Unisys Brings Home-Grown Virtualization to ClearPath Mainframes
Unisys is bringing its own virtualization technology to its mainframe systems, giving businesses what one company official called an "enterprise-class" virtualization solution.
Unisys on Oct. 19 unveiled its sPar (secure partitioning) technology on its Intel-based ClearPath mainframes, offering enterprises greater and more consistent performance and security in virtualized environments. That's crucial, given the types of workloads that run on these machines, according to Bill MacLean, vice president of ClearPath portfolio management for Unisys.
With sPar, businesses can guarantee service levels and greatly reduce the risk of downtime when compared with other virtualization technologies from the likes of VMware and Citrix Systems, MacLean said in an interview with eWEEK.
"If you're dealing with enterprise-level applications ... you can't have those kinds of risks in the system," he said.
Unisys also introduced two new mid-range ClearPath models-the Libra 4100 Series running the CMOS operating system and Dorado 4100 Series running the OS 2200 platform-which will feature the sPar technology.
The sPar virtualization solution takes advantage of special purpose processors known as specialty engines. Like the specialty engines IBM uses in its System z mainframes, those in Unisys' ClearPath systems are designed to offload particular tasks from the primary Intel Xeon processors. The ClearPath ePortal for MCP and ePortal for OS 2200 enables workers to access the mainframe resources from such devices as Apple iPhones and iPads.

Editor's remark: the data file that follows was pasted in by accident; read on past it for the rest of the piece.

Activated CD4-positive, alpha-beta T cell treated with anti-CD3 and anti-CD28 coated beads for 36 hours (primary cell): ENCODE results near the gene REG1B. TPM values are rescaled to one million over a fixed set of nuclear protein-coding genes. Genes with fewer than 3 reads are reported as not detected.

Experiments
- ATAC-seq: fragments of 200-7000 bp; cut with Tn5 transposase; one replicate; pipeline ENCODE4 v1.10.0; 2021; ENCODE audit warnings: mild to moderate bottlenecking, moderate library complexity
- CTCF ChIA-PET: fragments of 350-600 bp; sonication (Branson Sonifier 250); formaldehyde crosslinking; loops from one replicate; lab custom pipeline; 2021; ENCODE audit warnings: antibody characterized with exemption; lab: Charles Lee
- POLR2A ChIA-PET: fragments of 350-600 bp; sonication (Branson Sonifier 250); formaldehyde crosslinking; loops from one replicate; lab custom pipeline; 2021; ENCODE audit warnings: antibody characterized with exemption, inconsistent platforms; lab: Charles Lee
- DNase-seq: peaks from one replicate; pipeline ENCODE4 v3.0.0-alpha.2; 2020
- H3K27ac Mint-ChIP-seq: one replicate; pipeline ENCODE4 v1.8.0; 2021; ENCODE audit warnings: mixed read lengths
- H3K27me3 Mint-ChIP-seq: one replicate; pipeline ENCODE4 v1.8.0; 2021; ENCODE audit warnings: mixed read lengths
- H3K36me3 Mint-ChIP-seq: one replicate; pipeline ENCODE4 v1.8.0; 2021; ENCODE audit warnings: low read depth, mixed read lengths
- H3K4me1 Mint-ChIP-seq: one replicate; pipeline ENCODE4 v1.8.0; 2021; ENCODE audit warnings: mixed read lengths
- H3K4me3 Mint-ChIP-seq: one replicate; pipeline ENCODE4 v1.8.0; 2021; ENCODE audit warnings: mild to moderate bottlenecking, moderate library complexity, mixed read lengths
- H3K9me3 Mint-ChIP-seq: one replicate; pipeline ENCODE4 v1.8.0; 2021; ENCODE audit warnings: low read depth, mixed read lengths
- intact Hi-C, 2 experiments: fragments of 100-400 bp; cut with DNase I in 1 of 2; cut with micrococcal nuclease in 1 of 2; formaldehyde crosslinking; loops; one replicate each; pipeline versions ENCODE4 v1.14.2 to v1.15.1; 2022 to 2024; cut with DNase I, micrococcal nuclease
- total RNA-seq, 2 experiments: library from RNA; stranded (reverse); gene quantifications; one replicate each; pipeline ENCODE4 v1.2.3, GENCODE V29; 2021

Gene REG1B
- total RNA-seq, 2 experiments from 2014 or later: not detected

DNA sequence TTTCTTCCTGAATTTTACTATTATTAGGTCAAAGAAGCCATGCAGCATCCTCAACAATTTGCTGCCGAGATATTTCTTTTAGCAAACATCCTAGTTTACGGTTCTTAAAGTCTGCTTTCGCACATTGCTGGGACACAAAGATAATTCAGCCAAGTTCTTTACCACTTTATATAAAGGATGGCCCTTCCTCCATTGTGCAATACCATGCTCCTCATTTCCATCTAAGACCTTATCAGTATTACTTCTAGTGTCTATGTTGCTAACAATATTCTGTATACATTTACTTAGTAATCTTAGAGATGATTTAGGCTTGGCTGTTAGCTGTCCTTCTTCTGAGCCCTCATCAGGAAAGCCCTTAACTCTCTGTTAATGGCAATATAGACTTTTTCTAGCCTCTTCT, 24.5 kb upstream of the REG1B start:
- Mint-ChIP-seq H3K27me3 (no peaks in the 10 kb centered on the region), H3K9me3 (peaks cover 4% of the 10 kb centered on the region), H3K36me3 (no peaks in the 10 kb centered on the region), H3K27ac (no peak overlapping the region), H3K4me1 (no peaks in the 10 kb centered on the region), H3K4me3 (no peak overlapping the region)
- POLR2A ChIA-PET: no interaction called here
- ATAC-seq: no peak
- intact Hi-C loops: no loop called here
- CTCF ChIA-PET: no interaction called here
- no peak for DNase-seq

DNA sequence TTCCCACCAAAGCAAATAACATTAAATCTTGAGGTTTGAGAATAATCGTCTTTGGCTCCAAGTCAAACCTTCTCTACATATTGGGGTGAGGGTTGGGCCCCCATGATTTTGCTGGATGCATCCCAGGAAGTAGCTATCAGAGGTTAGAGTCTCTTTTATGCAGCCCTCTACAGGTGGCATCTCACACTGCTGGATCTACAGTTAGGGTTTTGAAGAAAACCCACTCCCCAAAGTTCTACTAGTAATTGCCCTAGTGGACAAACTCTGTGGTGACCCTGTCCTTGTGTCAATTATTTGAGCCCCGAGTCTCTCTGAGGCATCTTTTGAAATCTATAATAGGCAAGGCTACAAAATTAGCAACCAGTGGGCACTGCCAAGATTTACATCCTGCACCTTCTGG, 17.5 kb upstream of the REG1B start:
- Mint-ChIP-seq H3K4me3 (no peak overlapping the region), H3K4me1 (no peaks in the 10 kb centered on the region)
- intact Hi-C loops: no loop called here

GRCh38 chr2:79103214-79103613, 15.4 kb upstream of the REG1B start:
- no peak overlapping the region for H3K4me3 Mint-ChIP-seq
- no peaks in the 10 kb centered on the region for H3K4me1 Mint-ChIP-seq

The JProcessor specialty engine is aimed at Java workloads, and Crypto offers extra levels of data encryption for high-security applications. The QProcessor enables enhanced information exchange between systems using IBM's WebSphere MQ Server messaging.
The sPar technology can divide the system into four separate partitions based on the primary Xeon processor and three specialty engines. A key differentiator for Unisys is that each partition-with dedicated processors, memory and I/O capabilities-essentially is a full, secure server, MacLean said. That compares to virtualization solutions from vendors like VMware, which when running in distributed environments portions out parts of a processor and networking resources to virtual machines, he said.
With sPar, "there's no sharing [of resources]," MacLean said. Each partition owns all the resources, and all are managed by the ClearPath operating system. In addition, communications between the components run at memory speed, which is faster than over traditional network connections, he said.
"The commodity technologies out there simply won't meet the requirements" of mission-critical applications, MacLean said.
The Libra 4100 Series will be the first mainframes to offer the sPar technology, he said. The technology will arrive later on the Dorado 4100 systems, where sPar is part of the architecture, but not yet qualified, MacLean said.
The Libra 4100 mainframes-four-socket systems running six-core Xeon 7500 chips-offer significant improvements in performance over the current 4000 Series, according to Unisys. Single-image capacity increases from 800 to 1,750 MIPs, and singe-processor performance from 200 to 300 MIPs.
Networking and storage capabilities also are improved in the new systems, which also offer mirrored memory and redundant hot-plug power and cooling, MacLean said.